If you are poor or disenfranchised, you spend time in jail for the least little thing; if you have money, influence or both, the system protects you from the gravest of infractions. We need to work hard to change this unjust justice system. I commend the Center for Community Justice for trying to create better options for the Schenectady judicial system.

Robert W. Unger

Schenectady

Androids have many benefits, one big flaw

Primitive androids, i.e., fully mobile computers with Watson-like intelligence, will have visual and auditory acuity; they will serve as caregivers for the baby boomers.

Within 20 years, they will have the diagnostic skills of an MD, know the signs of a stroke and heart attacks in men and women, which present differently, diagnose other health issues, call 911 sooner and save lives. They will do many of the tasks that a caregiver would do, e.g. monitor meds, be alert, never tire or get bored, and they will regale their patients with everything from idle banter to bawdy limericks.

Within 50 years, mass-produced fully “human” androids speaking all languages will cost less than $100,000. At this time, they will give shots, draw blood, change IVs and do all the tasks an RN would otherwise do.

They will dominate care within intensive care units, greatly reduce hospital-borne diseases through superior hygiene, reduce medication errors and replace four to six full-time staff, i.e. work as an RN, a 160-plus-hour work week, and handle all administrative duties. This will reduce ICU labor costs by 90 percent. Androids can also work below minimum wage.

We should invest $100 billion per year in Pentagon android research, a pittance compared to the stimulus package and a $10 trillion industry; America could again dominate the economy of the world, but will suffer massive unemployment.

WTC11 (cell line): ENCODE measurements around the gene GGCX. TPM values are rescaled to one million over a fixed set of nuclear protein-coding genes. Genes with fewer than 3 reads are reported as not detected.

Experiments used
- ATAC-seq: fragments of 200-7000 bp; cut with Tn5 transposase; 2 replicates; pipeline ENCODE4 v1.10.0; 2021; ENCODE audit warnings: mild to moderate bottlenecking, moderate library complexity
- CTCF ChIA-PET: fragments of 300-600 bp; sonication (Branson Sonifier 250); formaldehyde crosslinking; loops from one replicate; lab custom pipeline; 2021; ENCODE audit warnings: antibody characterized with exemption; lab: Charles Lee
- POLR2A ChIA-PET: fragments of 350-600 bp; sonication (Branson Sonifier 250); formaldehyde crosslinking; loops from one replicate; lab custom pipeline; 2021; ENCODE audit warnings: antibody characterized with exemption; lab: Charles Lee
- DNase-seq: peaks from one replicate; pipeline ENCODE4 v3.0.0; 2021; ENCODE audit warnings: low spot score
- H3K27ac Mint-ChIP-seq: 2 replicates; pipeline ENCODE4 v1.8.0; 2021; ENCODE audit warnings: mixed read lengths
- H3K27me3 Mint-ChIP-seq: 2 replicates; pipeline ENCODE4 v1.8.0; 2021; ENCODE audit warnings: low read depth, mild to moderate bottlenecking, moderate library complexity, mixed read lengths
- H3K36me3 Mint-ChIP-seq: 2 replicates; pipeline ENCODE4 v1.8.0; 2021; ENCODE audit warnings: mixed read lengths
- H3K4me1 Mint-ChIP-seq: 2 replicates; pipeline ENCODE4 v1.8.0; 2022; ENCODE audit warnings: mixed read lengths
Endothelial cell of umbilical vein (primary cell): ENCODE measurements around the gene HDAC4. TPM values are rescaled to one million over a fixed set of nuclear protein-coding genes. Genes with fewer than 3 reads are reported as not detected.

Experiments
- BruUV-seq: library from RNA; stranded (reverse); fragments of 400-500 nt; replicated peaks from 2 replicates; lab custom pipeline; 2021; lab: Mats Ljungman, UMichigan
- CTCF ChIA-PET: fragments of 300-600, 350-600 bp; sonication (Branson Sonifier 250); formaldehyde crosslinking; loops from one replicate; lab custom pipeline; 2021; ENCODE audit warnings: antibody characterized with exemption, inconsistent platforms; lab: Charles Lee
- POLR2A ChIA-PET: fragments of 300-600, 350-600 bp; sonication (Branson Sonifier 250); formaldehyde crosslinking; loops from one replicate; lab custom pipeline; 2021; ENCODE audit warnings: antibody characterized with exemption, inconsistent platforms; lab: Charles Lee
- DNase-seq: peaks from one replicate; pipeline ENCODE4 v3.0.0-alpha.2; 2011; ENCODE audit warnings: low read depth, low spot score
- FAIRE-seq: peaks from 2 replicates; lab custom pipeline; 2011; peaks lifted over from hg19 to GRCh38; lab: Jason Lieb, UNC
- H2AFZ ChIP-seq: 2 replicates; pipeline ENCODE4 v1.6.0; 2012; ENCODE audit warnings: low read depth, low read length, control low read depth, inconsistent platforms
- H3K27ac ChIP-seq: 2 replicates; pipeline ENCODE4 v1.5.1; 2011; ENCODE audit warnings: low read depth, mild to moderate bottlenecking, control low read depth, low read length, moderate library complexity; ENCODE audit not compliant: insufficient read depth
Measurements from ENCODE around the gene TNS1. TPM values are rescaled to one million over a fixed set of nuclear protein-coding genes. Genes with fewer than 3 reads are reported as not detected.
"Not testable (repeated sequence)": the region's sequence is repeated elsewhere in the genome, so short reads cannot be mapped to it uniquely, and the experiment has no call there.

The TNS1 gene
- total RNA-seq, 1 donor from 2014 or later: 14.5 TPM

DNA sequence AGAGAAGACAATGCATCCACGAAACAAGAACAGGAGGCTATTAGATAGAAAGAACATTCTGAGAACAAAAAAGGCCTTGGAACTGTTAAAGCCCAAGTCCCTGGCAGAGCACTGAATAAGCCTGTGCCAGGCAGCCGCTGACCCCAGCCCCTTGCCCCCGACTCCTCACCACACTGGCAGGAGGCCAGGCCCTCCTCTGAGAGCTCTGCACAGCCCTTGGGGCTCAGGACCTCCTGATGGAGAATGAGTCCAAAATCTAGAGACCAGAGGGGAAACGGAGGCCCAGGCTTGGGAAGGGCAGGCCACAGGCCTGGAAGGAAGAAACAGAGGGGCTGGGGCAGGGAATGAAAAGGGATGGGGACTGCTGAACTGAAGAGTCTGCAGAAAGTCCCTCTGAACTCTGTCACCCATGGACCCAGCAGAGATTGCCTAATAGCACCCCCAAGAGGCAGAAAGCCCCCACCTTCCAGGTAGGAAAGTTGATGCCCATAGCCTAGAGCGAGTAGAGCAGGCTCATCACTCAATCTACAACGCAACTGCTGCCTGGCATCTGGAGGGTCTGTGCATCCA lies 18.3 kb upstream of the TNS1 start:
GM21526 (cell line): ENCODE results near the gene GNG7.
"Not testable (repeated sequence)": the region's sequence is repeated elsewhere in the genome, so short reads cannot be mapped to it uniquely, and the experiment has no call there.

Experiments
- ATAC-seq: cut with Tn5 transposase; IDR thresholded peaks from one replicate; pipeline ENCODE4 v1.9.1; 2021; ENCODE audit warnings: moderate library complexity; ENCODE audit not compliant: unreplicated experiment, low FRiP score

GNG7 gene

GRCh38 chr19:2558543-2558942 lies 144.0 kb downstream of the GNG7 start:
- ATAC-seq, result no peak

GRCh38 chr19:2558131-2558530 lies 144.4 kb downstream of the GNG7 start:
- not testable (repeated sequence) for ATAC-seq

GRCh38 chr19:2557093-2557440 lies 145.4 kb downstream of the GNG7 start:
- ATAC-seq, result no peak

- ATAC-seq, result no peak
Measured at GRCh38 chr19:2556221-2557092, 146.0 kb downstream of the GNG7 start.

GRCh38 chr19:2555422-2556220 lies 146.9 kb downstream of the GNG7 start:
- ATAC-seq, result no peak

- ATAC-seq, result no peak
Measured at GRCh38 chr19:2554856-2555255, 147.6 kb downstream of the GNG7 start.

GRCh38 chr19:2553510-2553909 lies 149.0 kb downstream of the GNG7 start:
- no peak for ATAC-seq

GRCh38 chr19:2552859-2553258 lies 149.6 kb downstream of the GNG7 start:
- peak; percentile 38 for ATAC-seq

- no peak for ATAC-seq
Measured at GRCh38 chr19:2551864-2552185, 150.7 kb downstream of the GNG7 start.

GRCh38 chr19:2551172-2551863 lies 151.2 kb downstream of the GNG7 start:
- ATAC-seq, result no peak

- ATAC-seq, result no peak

Richard Moody Jr.

Schoharie

No choice but to take Time Warner’s terms

As Florida snowbirds, we take a break in Time Warner service for five months each year. We pay a monthly fee to keep our account on “vacation.”

Every year, Time Warner assures us we will have the same plan and price when we return, but it never happens.

In late March of this year, we called to arrange resuming service in April. Once again we were told the cost of our service would be much higher for the same package. After nearly an hour on the phone speaking to several service reps, we were assured of a price we agreed on. We were told that price quote would be “in our file” and would be honored when service resumed.

Of course, once again that did not happen. We were hit with a bill several days ago that was shocking and sickening.

After nearly 45 minutes on the phone with a sales rep and a manager, the quote still was not honored. For the first 30 minutes, the quote in our file “wasn’t found” — then it was located. We were given one option: Take a new promotion that included all kinds of channels and a box we did not want for $30 more than the agreed package, or resume our previous package for an even higher cost than the one with all the perks. Unbelievable.

We were supposed to feel better when the manager calmly said, “I understand your frustration.” We seriously considered switching to Verizon, but it is not available at this time in our area. Our only recourse is to discontinue service in the Fall, return all equipment and hope we get an almost fair price when we resume service as “new customers” in the spring. The manager advised that this was indeed the best option. It is a financial disadvantage to be long-term loyal customers.

If we discontinue service for five months, will we have to worry about having to take a new phone number and make dozens and dozens of changes? Time Warner knows there is no option but to be forced to take what they give us for whatever they decide to charge, or give up everything we’ve come to depend on: our phone, TV, WiFi.

Quite frankly, it’s apparent that Time Warner feels this is a fine way to do business.

Dorothy O’Connor

Niskayuna

Letters

The Gazette welcomes letters to the editor from readers.

There is no specific word limit, but shorters letters will get preference for publication and timeliness. Letters of about 200-300 words are suggested.

Longer letters may be posted online only.

For information on where to send letters, see the bottom of this page.

Categories: Letters to the Editor

Leave a Reply